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Pakistan’s Top Diplomat in Afghanistan Survives Assassination Attempt

FILE - Security stands guard outside the Pakistan Embassy in Kabul, Afghanistan, Nov. 4, 2019.
FILE - Security stands guard outside the Pakistan Embassy in Kabul, Afghanistan, Nov. 4, 2019.

Pakistan’s chief diplomat in Afghanistan survived an assassination attempt Friday, but his security guard was critically injured.

Sources say Chargé d’affaires Ubaid-ur-Rehman Nizamani was on a routine afternoon walk on his residential lawn inside the sprawling embassy compound when unknown gunmen from a nearby building opened fire on him. The diplomat escaped unhurt, but his security guard was hit in the chest by three bullets, sources added.

A foreign ministry statement in Islamabad condemned what it called an attempted assassination of Nizamani. It demanded the Taliban government in Kabul immediately investigate the shooting and bring the culprits to justice. Pakistan also called on local authorities to take urgent measures to ensure the safety and security of its diplomatic mission, personnel and citizens in Afghanistan.

Taliban Foreign Ministry spokesman Abdul Qahar Balkhi said in a statement that his government strongly condemns “the failed firing attack” at the Pakistan embassy and that it will not allow “any malicious actors” to pose a threat to the security of diplomatic missions in the Afghan capital.

“Our security [agencies] will conduct a serious investigation, identify perpetrators and bring them to justice,” Balkhi said.

A police spokesman in Kabul said one suspect had been arrested and two light weapons seized after security forces swept a nearby building "and prevented the continuation of gunfire.”

No one immediately claimed responsibility for the attack.

Pakistan called the Afghan chargé d’affaires to the foreign ministry late on Friday to convey its “deep concern and anguish” over the attack. It was underscored that “perpetrators of this attack must be apprehended and brought to justice urgently,” the statement said.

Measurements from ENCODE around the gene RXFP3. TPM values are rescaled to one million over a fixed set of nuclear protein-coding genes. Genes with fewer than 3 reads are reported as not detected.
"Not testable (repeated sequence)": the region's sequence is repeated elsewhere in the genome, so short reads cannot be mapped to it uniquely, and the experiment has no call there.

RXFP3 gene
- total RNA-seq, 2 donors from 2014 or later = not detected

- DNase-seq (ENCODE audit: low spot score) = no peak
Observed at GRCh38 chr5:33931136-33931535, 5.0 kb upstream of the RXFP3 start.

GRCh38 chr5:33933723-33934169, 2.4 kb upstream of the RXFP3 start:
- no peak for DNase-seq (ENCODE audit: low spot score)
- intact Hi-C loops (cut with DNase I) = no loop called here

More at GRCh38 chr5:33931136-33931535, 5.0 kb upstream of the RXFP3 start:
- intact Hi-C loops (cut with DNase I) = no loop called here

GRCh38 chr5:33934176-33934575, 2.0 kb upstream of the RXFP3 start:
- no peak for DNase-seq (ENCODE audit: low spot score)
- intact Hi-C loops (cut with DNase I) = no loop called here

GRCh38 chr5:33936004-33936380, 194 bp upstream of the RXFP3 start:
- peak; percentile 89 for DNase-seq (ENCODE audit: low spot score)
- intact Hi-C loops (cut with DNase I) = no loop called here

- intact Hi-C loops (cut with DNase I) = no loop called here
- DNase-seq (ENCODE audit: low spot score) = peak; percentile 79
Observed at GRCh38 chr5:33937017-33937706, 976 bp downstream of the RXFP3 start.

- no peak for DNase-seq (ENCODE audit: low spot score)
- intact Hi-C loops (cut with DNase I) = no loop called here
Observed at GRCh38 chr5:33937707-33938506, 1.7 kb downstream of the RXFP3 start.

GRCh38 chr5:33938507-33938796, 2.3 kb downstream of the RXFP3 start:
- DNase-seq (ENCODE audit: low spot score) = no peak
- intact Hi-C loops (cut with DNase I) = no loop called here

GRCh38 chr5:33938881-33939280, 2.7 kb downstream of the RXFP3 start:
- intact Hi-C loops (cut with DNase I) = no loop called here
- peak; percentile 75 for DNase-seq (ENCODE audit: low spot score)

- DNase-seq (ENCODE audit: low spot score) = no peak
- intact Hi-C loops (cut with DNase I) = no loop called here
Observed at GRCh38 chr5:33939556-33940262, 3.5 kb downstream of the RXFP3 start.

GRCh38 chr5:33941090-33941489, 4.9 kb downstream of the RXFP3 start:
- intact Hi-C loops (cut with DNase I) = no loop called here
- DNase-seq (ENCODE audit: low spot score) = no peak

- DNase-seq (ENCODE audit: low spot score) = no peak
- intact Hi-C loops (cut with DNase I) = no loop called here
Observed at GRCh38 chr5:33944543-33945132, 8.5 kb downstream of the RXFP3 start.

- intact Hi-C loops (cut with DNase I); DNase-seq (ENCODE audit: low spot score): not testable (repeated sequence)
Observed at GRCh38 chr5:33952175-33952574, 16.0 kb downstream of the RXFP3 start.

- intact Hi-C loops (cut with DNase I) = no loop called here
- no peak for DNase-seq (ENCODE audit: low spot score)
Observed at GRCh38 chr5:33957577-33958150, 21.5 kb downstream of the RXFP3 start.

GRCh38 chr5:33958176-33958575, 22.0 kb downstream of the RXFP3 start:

It urged Taliban authorities to boost security of diplomatic premises, officers and staff working in Kabul as well other diplomatic facilities in Afghanistan.

Pakistan and the world at large does not formally recognize Afghanistan’s Taliban government. Pakistan — along with China, Russia, Turkey, Qatar and several other countries — has, however, kept its embassy in Kabul open.

Friday’s attack comes just days after Pakistan’s deputy Foreign Minister Hina Rabbani Khar visited the Afghan capital for bilateral meetings with Taliban leaders.

Last month a gunman disguised as a Taliban guard shot dead a Pakistani security officer at the southwestern Chaman border crossing between the two countries. The incident prompted Pakistan to temporarily suspend all movement across the busy crossing.

A suicide bombing near the entrance of Russian embassy in Kabul in September killed six people, including two Russian staff. The latest attack targeting a foreign diplomatic mission in the capital is likely to fuel security concerns for the diplomatic community in Kabul.